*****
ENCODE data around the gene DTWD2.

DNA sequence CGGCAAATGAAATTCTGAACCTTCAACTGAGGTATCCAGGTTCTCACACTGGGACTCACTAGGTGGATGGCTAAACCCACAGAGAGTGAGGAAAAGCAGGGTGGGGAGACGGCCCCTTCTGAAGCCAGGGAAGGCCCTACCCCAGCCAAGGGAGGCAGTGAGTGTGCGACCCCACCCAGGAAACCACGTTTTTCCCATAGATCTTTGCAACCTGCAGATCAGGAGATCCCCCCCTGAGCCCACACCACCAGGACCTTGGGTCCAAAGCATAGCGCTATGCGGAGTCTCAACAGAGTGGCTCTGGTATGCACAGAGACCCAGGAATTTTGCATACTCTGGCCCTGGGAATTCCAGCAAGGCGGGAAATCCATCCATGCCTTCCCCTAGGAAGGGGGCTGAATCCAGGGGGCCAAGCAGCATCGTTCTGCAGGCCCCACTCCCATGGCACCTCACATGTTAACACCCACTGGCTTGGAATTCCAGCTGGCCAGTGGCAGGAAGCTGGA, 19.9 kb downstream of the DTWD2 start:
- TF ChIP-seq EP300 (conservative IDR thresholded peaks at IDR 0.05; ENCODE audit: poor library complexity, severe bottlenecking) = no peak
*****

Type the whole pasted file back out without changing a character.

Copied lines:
ENCODE data around the gene DTWD2.

DNA sequence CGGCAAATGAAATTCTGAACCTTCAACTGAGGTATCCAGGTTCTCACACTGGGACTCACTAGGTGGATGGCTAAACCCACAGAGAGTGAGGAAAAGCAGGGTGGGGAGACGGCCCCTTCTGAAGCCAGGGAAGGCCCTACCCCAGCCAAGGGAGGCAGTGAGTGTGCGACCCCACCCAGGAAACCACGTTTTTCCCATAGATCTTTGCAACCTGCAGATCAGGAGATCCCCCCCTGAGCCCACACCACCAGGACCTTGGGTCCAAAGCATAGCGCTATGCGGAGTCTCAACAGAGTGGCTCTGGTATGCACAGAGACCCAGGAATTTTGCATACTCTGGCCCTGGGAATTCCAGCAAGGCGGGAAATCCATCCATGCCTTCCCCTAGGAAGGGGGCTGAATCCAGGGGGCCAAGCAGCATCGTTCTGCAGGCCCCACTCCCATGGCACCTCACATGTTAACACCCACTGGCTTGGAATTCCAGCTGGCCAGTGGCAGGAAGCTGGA, 19.9 kb downstream of the DTWD2 start:
- TF ChIP-seq EP300 (conservative IDR thresholded peaks at IDR 0.05; ENCODE audit: poor library complexity, severe bottlenecking) = no peak